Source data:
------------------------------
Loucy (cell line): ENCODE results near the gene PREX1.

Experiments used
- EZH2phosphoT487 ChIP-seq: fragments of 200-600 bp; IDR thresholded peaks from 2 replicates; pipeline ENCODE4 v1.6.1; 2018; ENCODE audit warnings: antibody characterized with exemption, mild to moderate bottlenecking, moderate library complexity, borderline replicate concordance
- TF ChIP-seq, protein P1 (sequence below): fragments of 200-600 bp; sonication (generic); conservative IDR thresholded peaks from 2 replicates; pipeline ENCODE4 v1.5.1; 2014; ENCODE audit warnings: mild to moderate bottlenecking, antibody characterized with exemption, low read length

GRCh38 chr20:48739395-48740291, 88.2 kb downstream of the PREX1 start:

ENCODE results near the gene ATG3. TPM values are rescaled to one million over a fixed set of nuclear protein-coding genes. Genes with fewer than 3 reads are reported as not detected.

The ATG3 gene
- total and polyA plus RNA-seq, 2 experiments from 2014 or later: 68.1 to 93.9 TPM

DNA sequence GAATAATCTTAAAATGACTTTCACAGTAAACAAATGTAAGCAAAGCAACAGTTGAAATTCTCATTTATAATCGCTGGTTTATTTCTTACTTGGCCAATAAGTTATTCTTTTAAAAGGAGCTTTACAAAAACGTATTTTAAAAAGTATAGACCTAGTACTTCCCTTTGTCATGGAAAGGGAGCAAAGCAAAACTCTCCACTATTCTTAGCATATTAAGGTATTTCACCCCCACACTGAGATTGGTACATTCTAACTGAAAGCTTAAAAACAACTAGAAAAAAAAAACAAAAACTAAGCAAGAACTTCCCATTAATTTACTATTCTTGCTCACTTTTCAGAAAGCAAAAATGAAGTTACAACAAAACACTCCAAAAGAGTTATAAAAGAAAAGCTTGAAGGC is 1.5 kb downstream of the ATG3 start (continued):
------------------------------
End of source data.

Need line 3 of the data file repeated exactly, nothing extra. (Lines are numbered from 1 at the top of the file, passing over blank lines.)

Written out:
- EZH2phosphoT487 ChIP-seq: fragments of 200-600 bp; IDR thresholded peaks from 2 replicates; pipeline ENCODE4 v1.6.1; 2018; ENCODE audit warnings: antibody characterized with exemption, mild to moderate bottlenecking, moderate library complexity, borderline replicate concordance